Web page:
Went to bed at 12am, and as able to sleep pretty well. Woke up at 7am. I don't think I'm jet lagged at all anymore. Breakfast was corn flakes and sterilized milk. The milk is heated to around 150 C for a few seconds, it tastes different then the milk I'm used to but still pretty good. Breakfast is basically non-existent in Spain, I think our house mom serves it to us as more of a courtesy. I ate as much as possible because I knew I wouldn't be eating again until around 2pm.
The metro is about a 5 minute walk from our apartment. We take the number six to the number seven in order to get to school, pretty basic stuff and we haven't screwed it up yet. From there you can take a short cut to Nebrija or you can take the long way. I think you need to have lived in Spain for about 10 years before you are comfortable enough with the streets to take the short cut. I took the long way.
I now understand what people mean when they talk about being physically tired of listening to Spanish. Orientation was almost entirely in Spanish, they talked very fast, and I had to concentrate extremely hard to catch everything. Sometimes I would catch myself drifting off and have to force myself to pay attention. Its not like not paying attention in english where you can zone in and out as you please, always being able to tell whats going on. If you zone out in spanish you have to wait a little bit before you can tell whats going on. I'm hoping in another week it won't matter and I can just listen passively like I would in english.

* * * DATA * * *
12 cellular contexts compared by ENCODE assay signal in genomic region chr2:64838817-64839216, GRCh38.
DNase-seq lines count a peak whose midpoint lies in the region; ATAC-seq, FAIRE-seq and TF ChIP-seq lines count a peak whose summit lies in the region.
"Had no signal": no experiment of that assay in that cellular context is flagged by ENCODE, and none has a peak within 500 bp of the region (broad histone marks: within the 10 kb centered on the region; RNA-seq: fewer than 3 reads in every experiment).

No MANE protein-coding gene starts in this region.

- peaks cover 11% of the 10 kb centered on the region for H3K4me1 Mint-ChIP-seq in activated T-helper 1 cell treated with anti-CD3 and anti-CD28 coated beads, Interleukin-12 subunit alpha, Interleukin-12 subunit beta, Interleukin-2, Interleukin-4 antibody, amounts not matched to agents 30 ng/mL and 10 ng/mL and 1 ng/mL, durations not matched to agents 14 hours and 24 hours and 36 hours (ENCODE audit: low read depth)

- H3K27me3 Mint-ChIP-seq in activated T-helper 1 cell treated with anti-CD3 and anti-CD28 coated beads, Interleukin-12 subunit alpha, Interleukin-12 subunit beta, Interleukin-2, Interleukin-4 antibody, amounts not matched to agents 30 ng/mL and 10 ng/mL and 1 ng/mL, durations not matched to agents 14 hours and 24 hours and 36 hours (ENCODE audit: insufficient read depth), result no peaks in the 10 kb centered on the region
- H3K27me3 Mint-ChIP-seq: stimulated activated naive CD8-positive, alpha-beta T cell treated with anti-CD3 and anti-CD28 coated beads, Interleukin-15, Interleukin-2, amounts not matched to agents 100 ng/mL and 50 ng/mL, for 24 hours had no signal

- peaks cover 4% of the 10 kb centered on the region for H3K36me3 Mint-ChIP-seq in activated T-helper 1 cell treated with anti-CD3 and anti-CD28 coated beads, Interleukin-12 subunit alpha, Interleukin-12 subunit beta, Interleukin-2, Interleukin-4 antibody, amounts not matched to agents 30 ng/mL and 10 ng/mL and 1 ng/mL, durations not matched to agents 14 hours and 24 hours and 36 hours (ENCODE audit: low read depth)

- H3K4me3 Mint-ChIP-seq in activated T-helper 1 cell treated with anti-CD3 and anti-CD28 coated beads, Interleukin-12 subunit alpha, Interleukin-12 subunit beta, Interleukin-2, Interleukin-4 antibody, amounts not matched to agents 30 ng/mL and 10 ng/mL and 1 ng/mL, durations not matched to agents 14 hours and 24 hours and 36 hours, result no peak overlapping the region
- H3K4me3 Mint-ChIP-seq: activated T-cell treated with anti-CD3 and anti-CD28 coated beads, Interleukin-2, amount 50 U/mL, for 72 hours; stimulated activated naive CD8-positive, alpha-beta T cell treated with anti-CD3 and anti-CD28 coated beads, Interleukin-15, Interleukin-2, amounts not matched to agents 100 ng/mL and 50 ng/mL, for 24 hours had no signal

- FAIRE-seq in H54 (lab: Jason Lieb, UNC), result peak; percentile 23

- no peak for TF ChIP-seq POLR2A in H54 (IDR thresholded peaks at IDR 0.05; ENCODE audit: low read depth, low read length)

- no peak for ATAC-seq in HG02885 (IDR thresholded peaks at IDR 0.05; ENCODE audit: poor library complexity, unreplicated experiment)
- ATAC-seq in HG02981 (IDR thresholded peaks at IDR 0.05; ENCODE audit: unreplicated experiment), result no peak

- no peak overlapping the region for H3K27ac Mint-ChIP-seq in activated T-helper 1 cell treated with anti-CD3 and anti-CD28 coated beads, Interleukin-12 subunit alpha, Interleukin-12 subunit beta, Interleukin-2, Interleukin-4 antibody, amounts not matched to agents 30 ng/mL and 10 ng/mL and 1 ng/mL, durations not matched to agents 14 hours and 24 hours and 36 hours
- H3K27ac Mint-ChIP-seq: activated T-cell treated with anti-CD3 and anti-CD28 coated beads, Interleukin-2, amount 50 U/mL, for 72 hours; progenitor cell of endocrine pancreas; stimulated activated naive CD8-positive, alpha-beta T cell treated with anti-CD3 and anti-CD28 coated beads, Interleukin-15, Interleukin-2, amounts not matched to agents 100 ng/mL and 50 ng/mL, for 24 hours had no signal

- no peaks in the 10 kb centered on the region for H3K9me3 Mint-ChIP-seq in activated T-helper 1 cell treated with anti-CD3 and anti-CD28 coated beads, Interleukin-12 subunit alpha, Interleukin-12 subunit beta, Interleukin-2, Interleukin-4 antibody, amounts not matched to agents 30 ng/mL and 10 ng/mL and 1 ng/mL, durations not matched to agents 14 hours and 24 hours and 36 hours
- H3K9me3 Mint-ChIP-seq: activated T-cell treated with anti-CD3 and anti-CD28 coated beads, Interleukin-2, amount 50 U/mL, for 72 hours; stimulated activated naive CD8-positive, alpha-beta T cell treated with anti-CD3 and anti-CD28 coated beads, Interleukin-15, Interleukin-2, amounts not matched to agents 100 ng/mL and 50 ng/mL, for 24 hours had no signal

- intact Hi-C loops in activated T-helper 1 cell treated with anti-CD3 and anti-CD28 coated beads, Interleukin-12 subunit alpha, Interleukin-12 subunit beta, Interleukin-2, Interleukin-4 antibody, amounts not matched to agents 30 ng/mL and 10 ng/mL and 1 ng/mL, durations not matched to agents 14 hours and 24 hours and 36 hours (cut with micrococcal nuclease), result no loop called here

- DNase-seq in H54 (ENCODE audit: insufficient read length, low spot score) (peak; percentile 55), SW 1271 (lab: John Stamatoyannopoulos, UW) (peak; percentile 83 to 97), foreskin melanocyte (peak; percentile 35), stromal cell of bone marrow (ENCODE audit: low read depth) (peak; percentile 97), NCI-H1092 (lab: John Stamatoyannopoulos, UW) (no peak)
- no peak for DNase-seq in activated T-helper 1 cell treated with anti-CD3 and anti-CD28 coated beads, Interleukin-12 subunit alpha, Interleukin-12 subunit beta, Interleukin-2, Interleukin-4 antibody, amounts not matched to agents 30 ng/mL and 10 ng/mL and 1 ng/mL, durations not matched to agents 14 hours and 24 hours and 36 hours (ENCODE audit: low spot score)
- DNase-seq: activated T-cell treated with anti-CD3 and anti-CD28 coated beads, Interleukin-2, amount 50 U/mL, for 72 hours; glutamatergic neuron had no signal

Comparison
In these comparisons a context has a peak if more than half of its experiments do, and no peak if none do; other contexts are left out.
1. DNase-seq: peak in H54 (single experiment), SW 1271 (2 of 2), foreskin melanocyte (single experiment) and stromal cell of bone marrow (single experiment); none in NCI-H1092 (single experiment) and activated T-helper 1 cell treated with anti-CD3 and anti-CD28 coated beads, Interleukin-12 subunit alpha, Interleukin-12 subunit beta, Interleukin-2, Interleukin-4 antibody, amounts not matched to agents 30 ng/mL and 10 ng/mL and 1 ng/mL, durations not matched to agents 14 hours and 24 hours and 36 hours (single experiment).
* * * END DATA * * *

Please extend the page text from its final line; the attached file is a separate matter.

We took a break half way through orientation for "cafe" (coffee) in the cafeteria. As far as I can tell its french press, they essentially give you a shot, with milk if you want. I drank it in about 4 sips and immediately felt jittery. By far the strongest coffee I've ever had.
We ate lunch at the cafeteria in the university. It was some kind of salmon sandwich, spanish tortillas, a meat I didn't recognize and sangria. It is extremely common for them to drink alcohol with meals, and doesn't bother me one bit. All the food was very good as well.
On the metro ride home this lady walked in our car and started giving a speech. Initially I didn't have any idea what she was talking about so naturally I paid attention. A few seconds into her speech I noticed everyone else was avoiding eye contact. As I listened more it became clear that she was a homeless person asking for money. I didn't give her any money but I assume she makes more on the metro then she would in the US on a street corner. People come in and out of the metro every stop and if the police see her she can just stop talking. She just has to pay one euro to get on the metro and she can stay there all day asking for money if she wants.